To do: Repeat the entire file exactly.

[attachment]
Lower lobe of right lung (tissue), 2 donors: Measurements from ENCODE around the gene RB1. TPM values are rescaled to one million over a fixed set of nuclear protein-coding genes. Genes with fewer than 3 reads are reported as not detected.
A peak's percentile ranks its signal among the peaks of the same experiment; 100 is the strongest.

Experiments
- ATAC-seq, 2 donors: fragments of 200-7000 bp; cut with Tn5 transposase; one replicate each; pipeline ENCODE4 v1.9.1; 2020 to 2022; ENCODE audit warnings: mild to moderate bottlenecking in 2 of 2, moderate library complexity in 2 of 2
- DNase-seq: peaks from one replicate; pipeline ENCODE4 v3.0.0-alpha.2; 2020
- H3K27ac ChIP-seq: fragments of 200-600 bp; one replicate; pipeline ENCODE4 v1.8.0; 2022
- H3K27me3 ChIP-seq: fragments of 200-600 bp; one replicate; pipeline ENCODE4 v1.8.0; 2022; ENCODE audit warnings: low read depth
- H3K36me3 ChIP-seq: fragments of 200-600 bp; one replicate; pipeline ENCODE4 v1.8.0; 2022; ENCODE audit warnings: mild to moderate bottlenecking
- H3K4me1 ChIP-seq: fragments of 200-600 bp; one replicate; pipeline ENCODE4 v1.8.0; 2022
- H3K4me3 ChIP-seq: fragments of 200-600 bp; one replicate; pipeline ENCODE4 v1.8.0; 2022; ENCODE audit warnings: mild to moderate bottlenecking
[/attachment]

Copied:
Lower lobe of right lung (tissue), 2 donors: Measurements from ENCODE around the gene RB1. TPM values are rescaled to one million over a fixed set of nuclear protein-coding genes. Genes with fewer than 3 reads are reported as not detected.
A peak's percentile ranks its signal among the peaks of the same experiment; 100 is the strongest.

Experiments
- ATAC-seq, 2 donors: fragments of 200-7000 bp; cut with Tn5 transposase; one replicate each; pipeline ENCODE4 v1.9.1; 2020 to 2022; ENCODE audit warnings: mild to moderate bottlenecking in 2 of 2, moderate library complexity in 2 of 2
- DNase-seq: peaks from one replicate; pipeline ENCODE4 v3.0.0-alpha.2; 2020
- H3K27ac ChIP-seq: fragments of 200-600 bp; one replicate; pipeline ENCODE4 v1.8.0; 2022
- H3K27me3 ChIP-seq: fragments of 200-600 bp; one replicate; pipeline ENCODE4 v1.8.0; 2022; ENCODE audit warnings: low read depth
- H3K36me3 ChIP-seq: fragments of 200-600 bp; one replicate; pipeline ENCODE4 v1.8.0; 2022; ENCODE audit warnings: mild to moderate bottlenecking
- H3K4me1 ChIP-seq: fragments of 200-600 bp; one replicate; pipeline ENCODE4 v1.8.0; 2022
- H3K4me3 ChIP-seq: fragments of 200-600 bp; one replicate; pipeline ENCODE4 v1.8.0; 2022; ENCODE audit warnings: mild to moderate bottlenecking